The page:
Stephen Streeter says he was flying his 12-E Hiller helicopter over a citrus grove in Madera County, He said he had been flying the helicopter the same way he had for the past four nights when he suddenly lost control mid-air, about a hundred feet above ground.
"Had no indication of trouble and I started making a turn and it acted like it had a minor interruption in power and then it just headed for the ground," Streeter said.
Streeter was forced to execute an emergency landing. He landed the aircraft in a neighboring almond orchard--where he took out a young tree before striking the ground.
Action News Reporter: "How hard to you think you hit?"
Streeter: I dunno, my back thinks it was hard. I was wearing a helmet of course and belts and everything, but I dunno it hit pretty hard."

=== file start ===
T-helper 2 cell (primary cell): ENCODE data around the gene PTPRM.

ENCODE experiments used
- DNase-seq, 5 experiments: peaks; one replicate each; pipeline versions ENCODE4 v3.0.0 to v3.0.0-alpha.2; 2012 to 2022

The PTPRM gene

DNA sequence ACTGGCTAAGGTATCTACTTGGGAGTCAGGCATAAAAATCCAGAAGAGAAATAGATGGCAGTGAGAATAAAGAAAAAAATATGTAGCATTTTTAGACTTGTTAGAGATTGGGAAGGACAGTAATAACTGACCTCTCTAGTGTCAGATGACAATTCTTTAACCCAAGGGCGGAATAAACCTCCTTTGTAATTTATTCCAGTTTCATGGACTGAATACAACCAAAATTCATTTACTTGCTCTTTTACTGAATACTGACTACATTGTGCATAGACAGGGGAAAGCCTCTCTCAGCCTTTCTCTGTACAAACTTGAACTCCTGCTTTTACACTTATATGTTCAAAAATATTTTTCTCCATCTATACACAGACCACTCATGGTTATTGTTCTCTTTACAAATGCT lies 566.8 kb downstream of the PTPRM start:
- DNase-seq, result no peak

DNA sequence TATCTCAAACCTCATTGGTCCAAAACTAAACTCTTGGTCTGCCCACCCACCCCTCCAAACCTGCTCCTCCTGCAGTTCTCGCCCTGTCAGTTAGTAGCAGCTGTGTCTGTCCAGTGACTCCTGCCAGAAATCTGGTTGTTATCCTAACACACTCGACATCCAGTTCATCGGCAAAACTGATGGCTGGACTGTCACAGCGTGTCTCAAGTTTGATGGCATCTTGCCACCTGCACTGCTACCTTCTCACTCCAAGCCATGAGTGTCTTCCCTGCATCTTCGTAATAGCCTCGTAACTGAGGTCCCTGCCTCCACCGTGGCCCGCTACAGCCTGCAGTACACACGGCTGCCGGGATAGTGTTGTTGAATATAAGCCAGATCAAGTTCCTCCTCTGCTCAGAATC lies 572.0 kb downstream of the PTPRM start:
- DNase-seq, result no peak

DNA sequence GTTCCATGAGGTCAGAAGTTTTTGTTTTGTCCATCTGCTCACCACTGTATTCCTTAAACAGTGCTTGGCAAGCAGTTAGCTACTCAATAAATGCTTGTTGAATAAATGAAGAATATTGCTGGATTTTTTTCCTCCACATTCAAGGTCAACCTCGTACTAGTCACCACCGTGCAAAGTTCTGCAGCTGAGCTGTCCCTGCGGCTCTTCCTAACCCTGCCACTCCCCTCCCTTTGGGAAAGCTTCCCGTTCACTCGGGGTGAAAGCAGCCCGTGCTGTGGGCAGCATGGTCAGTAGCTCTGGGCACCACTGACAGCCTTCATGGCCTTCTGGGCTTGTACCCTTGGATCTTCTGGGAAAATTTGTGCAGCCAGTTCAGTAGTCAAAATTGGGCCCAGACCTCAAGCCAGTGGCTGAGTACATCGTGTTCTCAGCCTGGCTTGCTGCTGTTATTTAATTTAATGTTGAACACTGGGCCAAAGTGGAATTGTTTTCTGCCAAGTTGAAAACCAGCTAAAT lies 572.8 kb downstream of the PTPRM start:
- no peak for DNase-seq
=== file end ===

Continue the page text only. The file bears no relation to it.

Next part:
"That helicopter started flying last night at 9 o'clock which has been earlier than in past nights. And then it's torque converter failed I'd say about 7:15 this morning so it had pretty much been in the air except for fueling stops for 10 hours," said Jim Maxwell with Agriland Farming Company.
While the exact cause is unknown, equipment fatigue is a major concern among growers who have run their wind machines and sprinkler systems an average of 56 hours over the last six nights.
Despite Monday morning's crash the pilot said he will take the night off and fly another aircraft Tuesday evening.